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It is said that when the plates of a parallel plate capacitor connected to a battery are pulled apart to increase the separation, energy is absorbed by the battery and no heat is produced during this process.

For example, let us consider a parallel plate capacitor of capacitance $C$ with plates having area $A$ and separated by a distance $d$. Suppose the plates are maintained at a potential difference $V$ by a battery and the plates are pulled apart to increase the separation to $2d$, the capacitance reduces by a factor of two in accordance to $C=A\epsilon_0/d$. The energy stored in the electric field also reduces to half its original value in accordance to $U=CV^2/2$. I determined the work done by the external force which increases the separation to be half of the energy stored in the field initially i.e., $U/2$. The work done by the external agent increases the energy of the system.

Initially, an energy $U$ is stored in the field and after separation $U/2$ is stored in the field. The work done by the external agent increases the energy of the system by $U/2$. So, on the whole, the energy of the system must increase by $U/2+U/2=U$.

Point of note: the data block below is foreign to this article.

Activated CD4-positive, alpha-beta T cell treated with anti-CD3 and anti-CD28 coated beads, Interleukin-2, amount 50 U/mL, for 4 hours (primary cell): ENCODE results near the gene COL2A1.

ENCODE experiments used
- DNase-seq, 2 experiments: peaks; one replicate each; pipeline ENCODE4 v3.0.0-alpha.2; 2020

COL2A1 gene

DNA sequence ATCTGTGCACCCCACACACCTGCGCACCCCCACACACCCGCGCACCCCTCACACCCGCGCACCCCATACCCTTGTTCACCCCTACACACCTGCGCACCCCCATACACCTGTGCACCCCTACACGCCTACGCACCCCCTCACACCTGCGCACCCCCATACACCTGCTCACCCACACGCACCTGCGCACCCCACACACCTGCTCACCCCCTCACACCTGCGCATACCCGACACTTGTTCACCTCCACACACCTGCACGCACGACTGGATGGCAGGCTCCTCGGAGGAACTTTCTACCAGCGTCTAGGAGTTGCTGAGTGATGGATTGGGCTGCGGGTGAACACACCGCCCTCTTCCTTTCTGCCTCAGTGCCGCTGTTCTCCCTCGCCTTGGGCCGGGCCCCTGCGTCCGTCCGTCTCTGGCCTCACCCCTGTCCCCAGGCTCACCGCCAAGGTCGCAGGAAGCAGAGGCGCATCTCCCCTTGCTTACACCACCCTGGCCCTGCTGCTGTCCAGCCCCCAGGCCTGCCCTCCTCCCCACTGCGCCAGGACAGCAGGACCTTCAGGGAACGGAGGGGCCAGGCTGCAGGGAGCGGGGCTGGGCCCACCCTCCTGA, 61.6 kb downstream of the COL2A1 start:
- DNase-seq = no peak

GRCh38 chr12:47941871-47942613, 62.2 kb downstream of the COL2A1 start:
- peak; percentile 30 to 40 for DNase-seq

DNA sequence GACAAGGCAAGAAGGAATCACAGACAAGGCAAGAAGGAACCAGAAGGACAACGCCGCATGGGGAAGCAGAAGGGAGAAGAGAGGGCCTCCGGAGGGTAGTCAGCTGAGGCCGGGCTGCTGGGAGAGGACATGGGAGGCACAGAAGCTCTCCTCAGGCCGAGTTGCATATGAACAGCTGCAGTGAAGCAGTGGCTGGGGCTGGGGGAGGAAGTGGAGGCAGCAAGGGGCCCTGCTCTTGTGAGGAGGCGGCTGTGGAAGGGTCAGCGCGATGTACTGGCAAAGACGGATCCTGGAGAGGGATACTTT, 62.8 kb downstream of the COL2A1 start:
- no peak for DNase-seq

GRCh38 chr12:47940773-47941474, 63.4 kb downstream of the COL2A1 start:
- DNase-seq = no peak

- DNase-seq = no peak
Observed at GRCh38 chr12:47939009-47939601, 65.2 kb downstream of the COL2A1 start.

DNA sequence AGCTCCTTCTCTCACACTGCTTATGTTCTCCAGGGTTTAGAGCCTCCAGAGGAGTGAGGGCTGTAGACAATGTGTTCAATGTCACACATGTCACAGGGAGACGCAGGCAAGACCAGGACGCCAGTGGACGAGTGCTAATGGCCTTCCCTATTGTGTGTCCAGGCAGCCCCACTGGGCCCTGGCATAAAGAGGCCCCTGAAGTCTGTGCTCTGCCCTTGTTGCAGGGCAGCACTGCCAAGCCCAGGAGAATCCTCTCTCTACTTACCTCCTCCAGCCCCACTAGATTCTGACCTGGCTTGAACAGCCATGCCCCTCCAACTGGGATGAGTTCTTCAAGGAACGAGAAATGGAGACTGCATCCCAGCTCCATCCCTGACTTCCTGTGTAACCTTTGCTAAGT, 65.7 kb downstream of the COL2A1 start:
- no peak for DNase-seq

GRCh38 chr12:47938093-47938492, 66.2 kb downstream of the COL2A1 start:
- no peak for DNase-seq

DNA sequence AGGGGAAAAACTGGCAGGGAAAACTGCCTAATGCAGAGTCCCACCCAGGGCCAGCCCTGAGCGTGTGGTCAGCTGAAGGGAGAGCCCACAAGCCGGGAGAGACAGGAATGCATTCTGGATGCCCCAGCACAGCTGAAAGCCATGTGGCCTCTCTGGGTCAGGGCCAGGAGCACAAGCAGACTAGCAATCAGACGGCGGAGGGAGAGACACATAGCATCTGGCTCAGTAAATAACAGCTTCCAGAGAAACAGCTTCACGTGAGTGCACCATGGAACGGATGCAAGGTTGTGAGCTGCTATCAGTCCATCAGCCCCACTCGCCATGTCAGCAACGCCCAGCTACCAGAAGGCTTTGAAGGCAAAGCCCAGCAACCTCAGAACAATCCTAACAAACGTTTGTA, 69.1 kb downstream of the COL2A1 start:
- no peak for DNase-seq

Why is this energy $U$ absorbed by the battery? Why shouldn't it be liberated as thermal energy (heat) as it happens during charging of a capacitor?

I read the answers to the following questions, but still my doubt on why should the energy be absorbed by the battery instead be liberated as heat exists:

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2 Answers 2

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Why is this energy $U$ absorbed by the battery? Why shouldn't it be liberated as thermal energy (heat) as it happens during charging of a capacitor?

The answer is that your analysis has no resistance in the circuit.

Assume that the initial charge on the capacitor is $Q$, the final charge on the capacitor is $\dfrac Q2$ and the emf of the battery is $V$.
You have worked out the work done in sending charge through the battery during the separation process is $\dfrac Q2 V = U$ and there is a balanced energy equation.

If there is a resistive component in the circuit then suppose that during the separation of the plates phase the potential difference across the resistive part is $v$.
This means that the total potential difference across the battery and the resistive part of the circuit is $V+v$.

As the plates of the capacitor are being separated $V+v$ must also be the potential difference across the plates of the capacitor.
This means that the force between the plates of the capacitor, which depends on the potential difference across the plates, is increased which in turns means more external work need to be done in separating the plates.

That extra work done by the external force in separating the plates is the source of the heat dissipated by the resistive part of the circuit.